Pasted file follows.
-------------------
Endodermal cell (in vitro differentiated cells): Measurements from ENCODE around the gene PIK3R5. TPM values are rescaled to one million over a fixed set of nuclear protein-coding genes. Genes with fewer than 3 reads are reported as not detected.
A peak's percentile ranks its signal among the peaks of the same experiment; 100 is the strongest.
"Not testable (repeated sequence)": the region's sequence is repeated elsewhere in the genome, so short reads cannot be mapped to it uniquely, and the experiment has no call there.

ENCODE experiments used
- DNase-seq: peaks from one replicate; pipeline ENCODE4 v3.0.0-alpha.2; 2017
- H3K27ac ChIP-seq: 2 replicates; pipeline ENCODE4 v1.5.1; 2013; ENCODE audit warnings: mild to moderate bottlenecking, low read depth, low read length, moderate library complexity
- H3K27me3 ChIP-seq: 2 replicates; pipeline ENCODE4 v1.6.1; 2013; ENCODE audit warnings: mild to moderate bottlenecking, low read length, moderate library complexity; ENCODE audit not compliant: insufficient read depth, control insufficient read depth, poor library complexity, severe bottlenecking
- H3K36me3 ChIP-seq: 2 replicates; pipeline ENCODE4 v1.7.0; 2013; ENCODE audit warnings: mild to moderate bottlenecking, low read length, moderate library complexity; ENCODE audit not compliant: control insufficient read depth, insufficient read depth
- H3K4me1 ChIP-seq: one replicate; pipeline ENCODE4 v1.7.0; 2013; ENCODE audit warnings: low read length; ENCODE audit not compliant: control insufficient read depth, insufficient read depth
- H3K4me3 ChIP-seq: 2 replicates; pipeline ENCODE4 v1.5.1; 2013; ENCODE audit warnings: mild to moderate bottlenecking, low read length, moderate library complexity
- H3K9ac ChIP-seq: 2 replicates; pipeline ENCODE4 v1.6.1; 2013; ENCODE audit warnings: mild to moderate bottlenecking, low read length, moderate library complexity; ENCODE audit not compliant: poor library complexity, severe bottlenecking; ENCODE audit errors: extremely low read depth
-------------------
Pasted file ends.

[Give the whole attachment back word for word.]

Endodermal cell (in vitro differentiated cells): Measurements from ENCODE around the gene PIK3R5. TPM values are rescaled to one million over a fixed set of nuclear protein-coding genes. Genes with fewer than 3 reads are reported as not detected.
A peak's percentile ranks its signal among the peaks of the same experiment; 100 is the strongest.
"Not testable (repeated sequence)": the region's sequence is repeated elsewhere in the genome, so short reads cannot be mapped to it uniquely, and the experiment has no call there.

ENCODE experiments used
- DNase-seq: peaks from one replicate; pipeline ENCODE4 v3.0.0-alpha.2; 2017
- H3K27ac ChIP-seq: 2 replicates; pipeline ENCODE4 v1.5.1; 2013; ENCODE audit warnings: mild to moderate bottlenecking, low read depth, low read length, moderate library complexity
- H3K27me3 ChIP-seq: 2 replicates; pipeline ENCODE4 v1.6.1; 2013; ENCODE audit warnings: mild to moderate bottlenecking, low read length, moderate library complexity; ENCODE audit not compliant: insufficient read depth, control insufficient read depth, poor library complexity, severe bottlenecking
- H3K36me3 ChIP-seq: 2 replicates; pipeline ENCODE4 v1.7.0; 2013; ENCODE audit warnings: mild to moderate bottlenecking, low read length, moderate library complexity; ENCODE audit not compliant: control insufficient read depth, insufficient read depth
- H3K4me1 ChIP-seq: one replicate; pipeline ENCODE4 v1.7.0; 2013; ENCODE audit warnings: low read length; ENCODE audit not compliant: control insufficient read depth, insufficient read depth
- H3K4me3 ChIP-seq: 2 replicates; pipeline ENCODE4 v1.5.1; 2013; ENCODE audit warnings: mild to moderate bottlenecking, low read length, moderate library complexity
- H3K9ac ChIP-seq: 2 replicates; pipeline ENCODE4 v1.6.1; 2013; ENCODE audit warnings: mild to moderate bottlenecking, low read length, moderate library complexity; ENCODE audit not compliant: poor library complexity, severe bottlenecking; ENCODE audit errors: extremely low read depth